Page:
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WHY YOU SHOULD CARE
Because this might be the best place to get art from cloistered places like Syria and Iran.
By Nick Fouriezos
From the exploits of Marco Polo to the empire-building of Alexander the Great, the Silk Road connected the Western world’s explorers and traders with the East’s richness of goods. Chief among those products were salt, sugar, teas and spices, but that ancient network of trade routes also introduced Iranian, Indian and Chinese culture to countries dominated by Greek and Roman influences. Now, a tiny Gulf nation is emerging as a modern Silk Road junction of sorts.
The United Arab Emirates is about the size of South Carolina, and its seven sheikhdoms have existed collectively less than half a century. But the country is increasingly bringing otherwise elusive art to the rest of the world, at a time when the world is simultaneously more connected digitally than ever before and rife with tensions that make countries like Iran, North Korea, Yemen and Syria almost as inaccessible to the West as they were centuries ago. The UAE hosts more than 50 major art galleries, including at least 10 that showcase “exclusively, or significantly, Iranian artists,” says Sultan Al Qassemi, whose Barjeel Art Foundation is one of many cultural conglomerates that have emerged in the last five years. Art from Ethiopia, Tunisia and Iraq fill the UAE’s storefront windows, in addition to exhibitions from Brazil and Iceland.
Other significant displays come from places like Cairo, Damascus and Tehran — all lauded hubs for the visual arts, theater and cinema during the 20th century that have since suffered political strife. “Unfortunately, there’s an economic effect,” says Lebanon-born Myrna Ayad, director of Art Dubai, a fair that opened in 2007 with 40 galleries; in 2017, it featured 105 galleries from artists native to 48 countries. “Those capitals no longer hold the same standing.”
Dubai is a decade or two ahead of any competition in the area.
Sultan Al Qassemi, Barjeel Art Foundation
Key to the UAE’s emergence as an art hub is its relative prosperity and stability in a tense region. Riding on its deep oil reserves — and a more recent transition into a financial services nerve center — the UAE today boasts the world’s fourth-highest per capita income, adjusted for purchasing power parity, $14,000 more than the United States. That economic success has fueled immigration: Nearly 85 percent of its 9.2 million residents are expats. It has encouraged travel, granting visa-free access to over 50 nationalities (although, notably, not to residents from Lebanon, Iraq or Syria). And though a giant chunk of expats is South Asian or Filipino, who work in the country’s service sector with few long-term prospects of citizenship — and therefore of attachment — to the country, the UAE also has welcomed those fleeing the Middle East’s wars. And these immigrants have helped turn the country into a melting pot of not just ethnicities but of experience, harnessing both ancestral skills and the trauma of their journeys as strangers in a foreign land. The country’s art sector is a beneficiary.
“Dubai has been a safe haven for many,” says Ayad, whose family immigrated to the UAE after Israel’s invasion of Lebanon in 1982. “There was a collective need to regroup but also take pride in our roots and heritage.”
The UAE’s largest city, Dubai’s status as an art hub has grown in parallel with its profile in business and tourism. In 2006, the British auction house Christie’s launched in Dubai the first-ever auction of international modern and contemporary art in the Middle East. “You had a point of reference for what the valuation of this artist was. Before then, a work could be valued at $5,000 or $50 and you had no idea why,” Al Qassemi says. Since, Christie’s has sold over $215 million worth of Middle Eastern art, swallowing 70 percent of the region’s market. Last year, U.K.-based Sotheby’s added an office and auction house here too. The growth isn’t just commercial. The UAE partnered with the French government to open the Louvre Abu Dhabi in November, the largest art museum on the Arabian Peninsula. If it can get past years of delays, Abu Dhabi is also expected to add a Guggenheim, the first of the world-renowned museums built outside of the Americas and Europe.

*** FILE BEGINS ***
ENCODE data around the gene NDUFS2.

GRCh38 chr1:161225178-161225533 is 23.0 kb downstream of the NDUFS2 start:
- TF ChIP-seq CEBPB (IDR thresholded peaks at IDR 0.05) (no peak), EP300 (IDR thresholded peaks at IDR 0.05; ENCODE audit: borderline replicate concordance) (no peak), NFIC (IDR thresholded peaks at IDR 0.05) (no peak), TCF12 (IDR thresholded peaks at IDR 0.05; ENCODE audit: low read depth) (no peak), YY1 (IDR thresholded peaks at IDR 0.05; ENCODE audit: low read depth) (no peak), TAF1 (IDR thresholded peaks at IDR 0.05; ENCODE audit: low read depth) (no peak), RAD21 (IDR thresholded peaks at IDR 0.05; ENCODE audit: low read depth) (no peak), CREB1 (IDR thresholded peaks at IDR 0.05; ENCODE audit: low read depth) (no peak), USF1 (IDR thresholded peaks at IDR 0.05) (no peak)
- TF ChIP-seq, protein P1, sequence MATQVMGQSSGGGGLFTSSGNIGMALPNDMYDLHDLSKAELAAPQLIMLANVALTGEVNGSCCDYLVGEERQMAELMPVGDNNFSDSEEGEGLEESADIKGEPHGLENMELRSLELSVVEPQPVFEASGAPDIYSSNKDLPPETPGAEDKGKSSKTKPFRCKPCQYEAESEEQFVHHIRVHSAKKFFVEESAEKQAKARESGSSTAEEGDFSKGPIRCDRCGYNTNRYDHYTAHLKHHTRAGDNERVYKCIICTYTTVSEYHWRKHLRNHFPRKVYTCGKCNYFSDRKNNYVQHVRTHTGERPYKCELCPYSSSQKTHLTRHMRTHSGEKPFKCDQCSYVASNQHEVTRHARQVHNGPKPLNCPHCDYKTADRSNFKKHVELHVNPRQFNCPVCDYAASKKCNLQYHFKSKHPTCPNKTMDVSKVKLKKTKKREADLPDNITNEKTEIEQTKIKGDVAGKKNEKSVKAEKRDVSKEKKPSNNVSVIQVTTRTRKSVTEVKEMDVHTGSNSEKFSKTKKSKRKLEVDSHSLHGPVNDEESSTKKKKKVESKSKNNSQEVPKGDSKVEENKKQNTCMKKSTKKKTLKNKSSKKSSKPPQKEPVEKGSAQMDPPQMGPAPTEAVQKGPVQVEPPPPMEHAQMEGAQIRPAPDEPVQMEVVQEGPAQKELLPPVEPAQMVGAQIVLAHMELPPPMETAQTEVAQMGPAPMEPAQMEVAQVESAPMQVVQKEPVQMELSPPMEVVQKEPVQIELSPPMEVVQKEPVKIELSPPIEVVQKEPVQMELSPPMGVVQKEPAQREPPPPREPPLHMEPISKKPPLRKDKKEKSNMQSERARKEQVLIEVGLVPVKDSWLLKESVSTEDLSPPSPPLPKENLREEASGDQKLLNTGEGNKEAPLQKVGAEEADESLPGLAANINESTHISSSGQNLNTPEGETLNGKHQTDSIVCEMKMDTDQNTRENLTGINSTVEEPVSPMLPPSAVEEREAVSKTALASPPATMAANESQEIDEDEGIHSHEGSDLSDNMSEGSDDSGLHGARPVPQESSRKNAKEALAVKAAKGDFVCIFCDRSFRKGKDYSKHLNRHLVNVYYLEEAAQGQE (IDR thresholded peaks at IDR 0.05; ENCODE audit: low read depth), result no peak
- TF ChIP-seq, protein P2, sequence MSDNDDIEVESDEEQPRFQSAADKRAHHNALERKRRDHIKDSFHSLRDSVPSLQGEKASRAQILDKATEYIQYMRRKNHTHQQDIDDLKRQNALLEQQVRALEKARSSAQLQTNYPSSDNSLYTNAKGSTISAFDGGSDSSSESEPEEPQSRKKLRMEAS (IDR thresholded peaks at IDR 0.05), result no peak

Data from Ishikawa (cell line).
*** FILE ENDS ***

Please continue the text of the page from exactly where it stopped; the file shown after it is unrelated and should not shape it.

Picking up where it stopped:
But challenges persist, as the UAE tries to establish itself on the global stage. The instability of the region has led many Middle Eastern artists to flee in the last decade, which “really denies us a lot of the talent we need,” says Al Qassemi. “Imagine what Europe would have looked like if all the artists fled to live somewhere in Southeast Asia.” Living costs are high, making it more affordable for artists to work from Amman, Jordan or Beirut. There are no nonprofit licensing models like those commonly seen in Britain or the United States, making it difficult for arts clubs or education groups to avoid paying crippling taxes. And there are few tax breaks for importing art, Al Qassemi says. “The margins are already so low,” he says, and with the taxation, “you really are at the knife’s edge.”
The UAE also still has work to do in changing its image from brash newcomer to global player. It is seen as particularly strong “for the younger and emerging artists,” says Nadia Samdani, director of the Dhaka Art Summit in Bangladesh. Locally, patrons are supporting them, but Samdani sees fewer international buyers collecting UAE art outside of the UAE. “I don’t see as much interest in the Western world or Southeast Asia,” she says.
But upstarts often have drive, ambition and a point to prove, and the UAE is no different. It’s quickly building a buzz, buoyed by its youth and encouraged by its future-obsessed rulers. And as with most upstarts, the leaders of Dubai’s art scene aren’t afraid to talk some smack. “Dubai is a decade or two ahead of any competition in the area,” Al Qassemi boasts.